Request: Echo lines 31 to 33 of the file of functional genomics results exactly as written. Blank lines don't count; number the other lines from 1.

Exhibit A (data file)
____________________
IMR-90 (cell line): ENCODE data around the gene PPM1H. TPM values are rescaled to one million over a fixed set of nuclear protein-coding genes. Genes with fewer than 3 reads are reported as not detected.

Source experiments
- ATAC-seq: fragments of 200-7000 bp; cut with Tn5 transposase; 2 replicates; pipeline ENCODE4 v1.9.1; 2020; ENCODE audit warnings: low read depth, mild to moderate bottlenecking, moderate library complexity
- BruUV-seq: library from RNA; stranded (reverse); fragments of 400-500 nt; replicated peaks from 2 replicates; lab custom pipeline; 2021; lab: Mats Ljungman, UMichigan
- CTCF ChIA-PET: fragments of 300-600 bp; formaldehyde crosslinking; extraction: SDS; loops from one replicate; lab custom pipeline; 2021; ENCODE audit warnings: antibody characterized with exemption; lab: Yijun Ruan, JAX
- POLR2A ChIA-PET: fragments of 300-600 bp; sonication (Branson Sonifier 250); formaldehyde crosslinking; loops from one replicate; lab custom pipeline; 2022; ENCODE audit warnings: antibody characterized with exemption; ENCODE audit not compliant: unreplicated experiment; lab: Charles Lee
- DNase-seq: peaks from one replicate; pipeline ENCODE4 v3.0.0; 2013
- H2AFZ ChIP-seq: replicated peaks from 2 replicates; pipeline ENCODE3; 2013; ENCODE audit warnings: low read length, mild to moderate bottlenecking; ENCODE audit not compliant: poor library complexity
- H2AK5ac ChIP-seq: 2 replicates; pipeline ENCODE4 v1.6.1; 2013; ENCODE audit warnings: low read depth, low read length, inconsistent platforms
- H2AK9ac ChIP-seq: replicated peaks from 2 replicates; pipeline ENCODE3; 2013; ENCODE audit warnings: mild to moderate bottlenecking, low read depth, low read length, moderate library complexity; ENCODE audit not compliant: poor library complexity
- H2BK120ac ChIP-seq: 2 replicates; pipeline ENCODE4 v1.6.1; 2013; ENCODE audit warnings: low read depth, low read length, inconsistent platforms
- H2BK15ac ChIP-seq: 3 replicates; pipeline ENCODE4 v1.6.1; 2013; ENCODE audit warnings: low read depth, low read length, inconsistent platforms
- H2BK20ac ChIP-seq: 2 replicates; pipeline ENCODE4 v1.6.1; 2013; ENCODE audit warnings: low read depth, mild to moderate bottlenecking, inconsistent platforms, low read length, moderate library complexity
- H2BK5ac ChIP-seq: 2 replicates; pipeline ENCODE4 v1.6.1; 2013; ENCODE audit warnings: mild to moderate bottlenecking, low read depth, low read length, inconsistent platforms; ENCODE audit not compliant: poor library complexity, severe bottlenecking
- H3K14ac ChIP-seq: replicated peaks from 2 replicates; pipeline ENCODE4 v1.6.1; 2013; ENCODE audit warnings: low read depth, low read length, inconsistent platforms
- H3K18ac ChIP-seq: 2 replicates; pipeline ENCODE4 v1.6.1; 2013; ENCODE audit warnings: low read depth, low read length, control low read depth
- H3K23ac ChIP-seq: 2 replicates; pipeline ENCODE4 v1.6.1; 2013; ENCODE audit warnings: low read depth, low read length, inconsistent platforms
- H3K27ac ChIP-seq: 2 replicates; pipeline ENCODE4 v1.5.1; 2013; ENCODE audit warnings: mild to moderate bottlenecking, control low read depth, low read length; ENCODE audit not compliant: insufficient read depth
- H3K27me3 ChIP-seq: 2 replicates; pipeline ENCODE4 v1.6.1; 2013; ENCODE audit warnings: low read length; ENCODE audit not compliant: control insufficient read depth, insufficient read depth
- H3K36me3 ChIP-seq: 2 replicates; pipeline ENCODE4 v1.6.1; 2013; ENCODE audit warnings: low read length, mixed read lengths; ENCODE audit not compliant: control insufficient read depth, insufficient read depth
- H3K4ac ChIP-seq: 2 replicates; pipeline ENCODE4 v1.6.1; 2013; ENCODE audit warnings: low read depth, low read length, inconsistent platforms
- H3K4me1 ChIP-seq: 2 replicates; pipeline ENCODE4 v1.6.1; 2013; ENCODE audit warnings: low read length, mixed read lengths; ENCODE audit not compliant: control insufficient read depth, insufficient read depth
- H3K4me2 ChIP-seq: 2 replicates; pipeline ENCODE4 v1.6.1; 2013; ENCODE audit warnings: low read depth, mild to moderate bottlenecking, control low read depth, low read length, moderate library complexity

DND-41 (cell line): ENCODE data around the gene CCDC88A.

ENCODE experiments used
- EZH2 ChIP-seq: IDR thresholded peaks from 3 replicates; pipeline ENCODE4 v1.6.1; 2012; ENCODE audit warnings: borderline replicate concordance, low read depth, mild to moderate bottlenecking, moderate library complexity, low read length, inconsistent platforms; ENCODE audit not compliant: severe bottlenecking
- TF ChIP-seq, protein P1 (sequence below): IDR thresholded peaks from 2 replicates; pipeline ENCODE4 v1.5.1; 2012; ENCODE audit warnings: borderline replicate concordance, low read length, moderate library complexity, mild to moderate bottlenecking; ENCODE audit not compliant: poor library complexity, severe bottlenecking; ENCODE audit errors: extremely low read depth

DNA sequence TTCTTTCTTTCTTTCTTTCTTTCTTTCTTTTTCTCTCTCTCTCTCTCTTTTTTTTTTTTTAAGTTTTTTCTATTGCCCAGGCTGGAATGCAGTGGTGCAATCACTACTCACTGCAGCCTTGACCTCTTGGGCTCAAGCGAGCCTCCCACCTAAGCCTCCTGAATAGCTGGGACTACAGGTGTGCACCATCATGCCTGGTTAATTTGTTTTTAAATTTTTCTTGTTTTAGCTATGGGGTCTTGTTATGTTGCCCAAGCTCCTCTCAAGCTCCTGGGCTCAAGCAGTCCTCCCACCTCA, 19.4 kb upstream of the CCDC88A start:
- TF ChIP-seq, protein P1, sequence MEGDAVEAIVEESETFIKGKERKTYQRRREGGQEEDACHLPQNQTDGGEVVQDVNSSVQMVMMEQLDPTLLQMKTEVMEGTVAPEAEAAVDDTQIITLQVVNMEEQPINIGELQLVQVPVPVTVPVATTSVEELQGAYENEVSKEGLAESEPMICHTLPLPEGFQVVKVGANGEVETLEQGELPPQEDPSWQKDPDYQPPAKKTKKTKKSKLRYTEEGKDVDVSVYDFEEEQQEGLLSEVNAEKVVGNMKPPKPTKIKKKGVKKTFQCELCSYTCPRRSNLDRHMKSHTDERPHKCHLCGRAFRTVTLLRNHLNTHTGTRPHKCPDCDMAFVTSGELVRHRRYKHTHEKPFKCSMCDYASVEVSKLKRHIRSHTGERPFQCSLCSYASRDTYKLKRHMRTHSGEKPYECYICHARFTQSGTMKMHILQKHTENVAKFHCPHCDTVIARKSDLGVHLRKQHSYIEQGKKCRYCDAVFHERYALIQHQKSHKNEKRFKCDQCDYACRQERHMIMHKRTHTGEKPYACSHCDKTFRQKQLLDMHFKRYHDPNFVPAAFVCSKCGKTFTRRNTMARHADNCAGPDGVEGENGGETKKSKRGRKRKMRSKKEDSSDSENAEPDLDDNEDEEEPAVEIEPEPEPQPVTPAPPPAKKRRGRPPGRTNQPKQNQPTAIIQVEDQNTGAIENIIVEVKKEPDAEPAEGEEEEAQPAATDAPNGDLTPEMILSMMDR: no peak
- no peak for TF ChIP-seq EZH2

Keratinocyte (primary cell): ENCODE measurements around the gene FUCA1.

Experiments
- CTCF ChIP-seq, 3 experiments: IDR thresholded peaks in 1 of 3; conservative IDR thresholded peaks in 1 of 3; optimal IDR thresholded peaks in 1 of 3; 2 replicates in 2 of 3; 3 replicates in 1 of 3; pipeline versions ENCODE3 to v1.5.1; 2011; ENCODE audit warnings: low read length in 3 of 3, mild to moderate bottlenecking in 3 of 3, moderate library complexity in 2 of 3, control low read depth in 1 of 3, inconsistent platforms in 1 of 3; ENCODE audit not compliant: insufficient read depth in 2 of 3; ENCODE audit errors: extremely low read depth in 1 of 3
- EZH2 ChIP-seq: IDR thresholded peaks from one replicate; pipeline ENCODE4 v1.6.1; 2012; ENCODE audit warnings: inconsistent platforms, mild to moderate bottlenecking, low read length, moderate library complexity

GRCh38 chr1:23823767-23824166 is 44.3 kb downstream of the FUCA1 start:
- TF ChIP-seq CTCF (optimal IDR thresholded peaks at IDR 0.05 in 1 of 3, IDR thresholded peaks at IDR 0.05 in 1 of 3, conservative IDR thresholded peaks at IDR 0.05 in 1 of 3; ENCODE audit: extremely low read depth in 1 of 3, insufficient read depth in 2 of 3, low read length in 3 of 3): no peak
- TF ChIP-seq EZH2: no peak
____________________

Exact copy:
Keratinocyte (primary cell): ENCODE measurements around the gene FUCA1.

Experiments
- CTCF ChIP-seq, 3 experiments: IDR thresholded peaks in 1 of 3; conservative IDR thresholded peaks in 1 of 3; optimal IDR thresholded peaks in 1 of 3; 2 replicates in 2 of 3; 3 replicates in 1 of 3; pipeline versions ENCODE3 to v1.5.1; 2011; ENCODE audit warnings: low read length in 3 of 3, mild to moderate bottlenecking in 3 of 3, moderate library complexity in 2 of 3, control low read depth in 1 of 3, inconsistent platforms in 1 of 3; ENCODE audit not compliant: insufficient read depth in 2 of 3; ENCODE audit errors: extremely low read depth in 1 of 3